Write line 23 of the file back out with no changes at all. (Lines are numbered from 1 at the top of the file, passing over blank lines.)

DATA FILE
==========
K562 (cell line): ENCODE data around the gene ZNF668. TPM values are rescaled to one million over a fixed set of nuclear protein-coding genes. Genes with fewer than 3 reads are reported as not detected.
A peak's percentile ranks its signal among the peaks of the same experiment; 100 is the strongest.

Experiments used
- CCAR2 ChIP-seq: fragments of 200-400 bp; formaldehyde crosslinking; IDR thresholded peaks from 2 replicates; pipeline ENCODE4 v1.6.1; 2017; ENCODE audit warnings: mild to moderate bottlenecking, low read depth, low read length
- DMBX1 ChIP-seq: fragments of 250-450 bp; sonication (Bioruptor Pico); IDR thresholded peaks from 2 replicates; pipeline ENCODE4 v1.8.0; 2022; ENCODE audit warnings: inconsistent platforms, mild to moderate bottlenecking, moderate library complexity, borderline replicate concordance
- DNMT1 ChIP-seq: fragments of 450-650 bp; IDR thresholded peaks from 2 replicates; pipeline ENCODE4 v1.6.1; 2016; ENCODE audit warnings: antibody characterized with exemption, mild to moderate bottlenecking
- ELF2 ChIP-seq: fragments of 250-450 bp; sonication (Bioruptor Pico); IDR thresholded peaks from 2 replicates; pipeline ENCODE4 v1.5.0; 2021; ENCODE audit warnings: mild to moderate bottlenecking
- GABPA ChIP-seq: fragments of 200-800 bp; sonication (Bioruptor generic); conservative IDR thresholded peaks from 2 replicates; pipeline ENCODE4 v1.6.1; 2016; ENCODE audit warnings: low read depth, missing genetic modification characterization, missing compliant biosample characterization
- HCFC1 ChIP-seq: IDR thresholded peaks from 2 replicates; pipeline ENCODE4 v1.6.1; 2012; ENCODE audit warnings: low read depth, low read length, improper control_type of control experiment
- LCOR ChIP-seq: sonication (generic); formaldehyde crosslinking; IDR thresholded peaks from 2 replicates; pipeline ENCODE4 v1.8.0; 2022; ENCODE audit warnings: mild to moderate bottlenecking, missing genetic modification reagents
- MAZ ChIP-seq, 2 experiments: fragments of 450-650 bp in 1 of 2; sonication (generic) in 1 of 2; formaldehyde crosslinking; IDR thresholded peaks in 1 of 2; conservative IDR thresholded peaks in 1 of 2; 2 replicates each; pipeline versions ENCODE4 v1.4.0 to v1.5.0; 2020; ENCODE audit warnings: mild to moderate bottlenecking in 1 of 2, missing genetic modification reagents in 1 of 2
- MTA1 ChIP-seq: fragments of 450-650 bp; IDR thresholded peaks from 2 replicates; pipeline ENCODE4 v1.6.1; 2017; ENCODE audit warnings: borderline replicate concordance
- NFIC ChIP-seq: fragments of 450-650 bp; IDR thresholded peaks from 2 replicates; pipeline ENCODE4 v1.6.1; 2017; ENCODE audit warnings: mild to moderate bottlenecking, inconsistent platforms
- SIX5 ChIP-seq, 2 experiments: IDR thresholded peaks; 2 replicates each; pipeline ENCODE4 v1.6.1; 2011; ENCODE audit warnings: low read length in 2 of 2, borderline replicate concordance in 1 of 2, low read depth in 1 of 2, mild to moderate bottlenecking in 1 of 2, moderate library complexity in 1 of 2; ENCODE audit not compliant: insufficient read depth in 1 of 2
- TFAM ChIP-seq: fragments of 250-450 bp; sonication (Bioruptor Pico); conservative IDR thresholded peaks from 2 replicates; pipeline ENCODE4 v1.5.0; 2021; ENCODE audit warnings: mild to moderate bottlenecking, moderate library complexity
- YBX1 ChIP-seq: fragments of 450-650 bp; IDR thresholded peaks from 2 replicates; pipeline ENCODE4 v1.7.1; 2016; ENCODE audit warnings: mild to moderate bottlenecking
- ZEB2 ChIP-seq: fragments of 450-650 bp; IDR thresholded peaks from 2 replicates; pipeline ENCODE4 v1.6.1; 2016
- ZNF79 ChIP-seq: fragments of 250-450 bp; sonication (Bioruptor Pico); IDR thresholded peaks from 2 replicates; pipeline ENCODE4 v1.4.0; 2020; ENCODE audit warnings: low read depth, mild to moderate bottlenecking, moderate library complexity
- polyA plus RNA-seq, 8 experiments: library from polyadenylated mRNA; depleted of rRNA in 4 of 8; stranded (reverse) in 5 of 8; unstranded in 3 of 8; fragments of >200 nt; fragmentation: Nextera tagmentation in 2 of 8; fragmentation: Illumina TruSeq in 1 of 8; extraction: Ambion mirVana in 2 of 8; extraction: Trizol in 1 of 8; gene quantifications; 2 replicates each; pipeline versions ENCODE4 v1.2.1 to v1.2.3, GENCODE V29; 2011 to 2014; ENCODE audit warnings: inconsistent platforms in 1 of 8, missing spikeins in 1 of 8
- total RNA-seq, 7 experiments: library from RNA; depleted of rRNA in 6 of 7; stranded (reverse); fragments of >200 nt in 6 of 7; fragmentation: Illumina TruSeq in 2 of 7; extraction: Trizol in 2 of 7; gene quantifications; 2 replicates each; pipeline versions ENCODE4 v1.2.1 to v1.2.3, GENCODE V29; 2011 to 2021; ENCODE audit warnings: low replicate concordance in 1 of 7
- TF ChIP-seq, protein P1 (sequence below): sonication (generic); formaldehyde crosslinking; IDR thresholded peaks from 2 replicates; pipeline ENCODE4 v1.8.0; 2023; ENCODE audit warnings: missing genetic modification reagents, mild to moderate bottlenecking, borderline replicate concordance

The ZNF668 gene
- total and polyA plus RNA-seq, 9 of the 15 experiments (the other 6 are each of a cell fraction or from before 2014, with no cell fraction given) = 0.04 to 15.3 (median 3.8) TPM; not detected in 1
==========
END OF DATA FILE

- total and polyA plus RNA-seq, 9 of the 15 experiments (the other 6 are each of a cell fraction or from before 2014, with no cell fraction given) = 0.04 to 15.3 (median 3.8) TPM; not detected in 1